“Probably Thursday.” Thursday?! Gah!
“What do we do if one isn’t available?” I’m even more afraid of this answer.
“Then we have to do a special order to California and that will take about 3 weeks.” He calmly responds, completely oblivious to the fact my heart has just been obliterated.
We’re supposed to be at the Albuquerque Balloon Festival on October 2. 3 weeks from Monday will be October 5, 3 days late already! Then we’ll need a day to get it on, and then 12 hours of driving. Even if we go right the way through (which we will!) we’re looking at being there on the 7th and it’s over on the 11th. This is the worst news possible. I call my mother and cry, but when I hear her starting to get stressed, I calm down and put things in perspective. This is part of living an alternative lifestyle.
After my phone call, I discuss our options with Harold. We decide, we’ll wait to see what the parts guy tells us on Monday, but if it’s bad news, we’ll phone the manufacturer of our trailer to see if they can give us any better options. They are located up in Oregon, and we can drive there and back in a couple of days, if need be. They may also be able to ship quickly. That’s much better than waiting three weeks.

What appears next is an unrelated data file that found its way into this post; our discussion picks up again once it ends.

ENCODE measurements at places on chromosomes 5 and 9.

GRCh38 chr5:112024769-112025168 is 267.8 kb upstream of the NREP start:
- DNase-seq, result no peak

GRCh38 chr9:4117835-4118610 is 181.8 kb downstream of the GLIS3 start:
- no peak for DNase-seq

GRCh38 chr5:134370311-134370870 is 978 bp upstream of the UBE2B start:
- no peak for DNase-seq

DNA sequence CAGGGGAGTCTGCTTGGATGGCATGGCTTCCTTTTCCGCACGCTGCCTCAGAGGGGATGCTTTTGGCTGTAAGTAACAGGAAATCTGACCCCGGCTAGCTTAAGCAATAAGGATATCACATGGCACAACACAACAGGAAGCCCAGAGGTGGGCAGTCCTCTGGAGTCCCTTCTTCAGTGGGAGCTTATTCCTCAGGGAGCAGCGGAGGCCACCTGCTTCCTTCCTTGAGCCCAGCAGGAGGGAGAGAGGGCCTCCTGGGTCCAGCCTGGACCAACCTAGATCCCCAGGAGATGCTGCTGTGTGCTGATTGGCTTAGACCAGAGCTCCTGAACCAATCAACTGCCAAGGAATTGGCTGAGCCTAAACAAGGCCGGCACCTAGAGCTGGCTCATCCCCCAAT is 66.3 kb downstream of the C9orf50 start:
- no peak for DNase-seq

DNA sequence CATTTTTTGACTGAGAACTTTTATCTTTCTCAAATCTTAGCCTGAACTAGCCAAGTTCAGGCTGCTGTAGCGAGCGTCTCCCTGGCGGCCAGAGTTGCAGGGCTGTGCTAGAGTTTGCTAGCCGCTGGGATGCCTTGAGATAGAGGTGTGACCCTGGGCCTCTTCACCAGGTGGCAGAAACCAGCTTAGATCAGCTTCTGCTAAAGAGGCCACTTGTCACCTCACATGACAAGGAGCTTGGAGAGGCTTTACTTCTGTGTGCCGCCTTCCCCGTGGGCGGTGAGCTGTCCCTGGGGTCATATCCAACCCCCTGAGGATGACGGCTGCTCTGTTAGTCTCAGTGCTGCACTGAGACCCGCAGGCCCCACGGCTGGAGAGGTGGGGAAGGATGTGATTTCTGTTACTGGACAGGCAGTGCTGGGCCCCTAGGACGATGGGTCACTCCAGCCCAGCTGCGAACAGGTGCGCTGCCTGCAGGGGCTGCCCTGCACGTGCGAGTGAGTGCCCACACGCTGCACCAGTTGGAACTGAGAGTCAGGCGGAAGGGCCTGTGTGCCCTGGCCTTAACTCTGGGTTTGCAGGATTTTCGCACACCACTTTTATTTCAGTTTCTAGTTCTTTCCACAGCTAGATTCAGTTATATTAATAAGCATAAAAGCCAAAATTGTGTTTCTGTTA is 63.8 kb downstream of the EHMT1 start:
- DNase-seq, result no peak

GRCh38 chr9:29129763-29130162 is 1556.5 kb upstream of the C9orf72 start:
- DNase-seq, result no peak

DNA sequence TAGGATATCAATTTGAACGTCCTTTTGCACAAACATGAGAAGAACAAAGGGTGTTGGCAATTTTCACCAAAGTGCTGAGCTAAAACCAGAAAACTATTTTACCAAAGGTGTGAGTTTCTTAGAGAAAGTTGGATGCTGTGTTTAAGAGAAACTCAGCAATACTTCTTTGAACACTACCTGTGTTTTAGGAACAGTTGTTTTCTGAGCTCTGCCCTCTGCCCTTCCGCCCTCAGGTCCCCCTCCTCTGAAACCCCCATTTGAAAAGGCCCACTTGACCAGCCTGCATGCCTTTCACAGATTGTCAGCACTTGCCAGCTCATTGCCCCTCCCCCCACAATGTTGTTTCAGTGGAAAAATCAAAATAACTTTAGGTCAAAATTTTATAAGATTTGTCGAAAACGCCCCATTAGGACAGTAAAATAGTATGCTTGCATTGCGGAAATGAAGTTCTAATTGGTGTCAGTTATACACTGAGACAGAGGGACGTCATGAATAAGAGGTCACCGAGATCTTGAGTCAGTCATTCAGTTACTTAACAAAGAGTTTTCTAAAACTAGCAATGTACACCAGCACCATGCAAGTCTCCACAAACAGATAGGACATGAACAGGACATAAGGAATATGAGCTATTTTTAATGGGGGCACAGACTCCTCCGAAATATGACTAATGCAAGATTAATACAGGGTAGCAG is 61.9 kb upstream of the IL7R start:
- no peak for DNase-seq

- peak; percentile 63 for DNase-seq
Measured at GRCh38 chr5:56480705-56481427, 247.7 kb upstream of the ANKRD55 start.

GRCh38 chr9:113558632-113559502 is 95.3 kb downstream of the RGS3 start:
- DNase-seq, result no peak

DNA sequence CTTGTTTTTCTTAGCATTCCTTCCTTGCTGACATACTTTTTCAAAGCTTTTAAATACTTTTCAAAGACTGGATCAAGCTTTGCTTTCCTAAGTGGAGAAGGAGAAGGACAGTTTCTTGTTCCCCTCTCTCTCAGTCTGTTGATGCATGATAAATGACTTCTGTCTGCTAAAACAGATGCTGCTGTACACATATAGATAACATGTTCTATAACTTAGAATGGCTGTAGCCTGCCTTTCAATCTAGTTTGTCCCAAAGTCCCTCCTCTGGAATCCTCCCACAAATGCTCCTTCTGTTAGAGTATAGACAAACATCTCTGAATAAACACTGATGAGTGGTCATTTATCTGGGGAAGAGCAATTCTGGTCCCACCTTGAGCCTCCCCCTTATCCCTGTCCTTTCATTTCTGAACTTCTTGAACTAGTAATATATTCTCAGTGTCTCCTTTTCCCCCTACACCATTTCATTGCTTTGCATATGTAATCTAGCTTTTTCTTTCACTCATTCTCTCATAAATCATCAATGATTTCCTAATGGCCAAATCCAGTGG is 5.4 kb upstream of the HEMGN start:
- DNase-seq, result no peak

There was no point in driving back to the trailer, so we opted to walk around Salt Lake City for the rest of the afternoon. I hadn’t been here since I was 13, and Harold has never been here before. It’s a really nice, super clean, and pretty city. The downtown core doesn’t seem like a living city however. Our impression was that it appears to be a pilgrimage city. Everything is centred around the temple grounds. There don’t seem to be any apartments, just hotels and restaurants that cater to visitors and most people dressed like Mormons – dresses and skirts for women and a white shirt and tie for men. The only people we saw with dogs were us and the homeless people.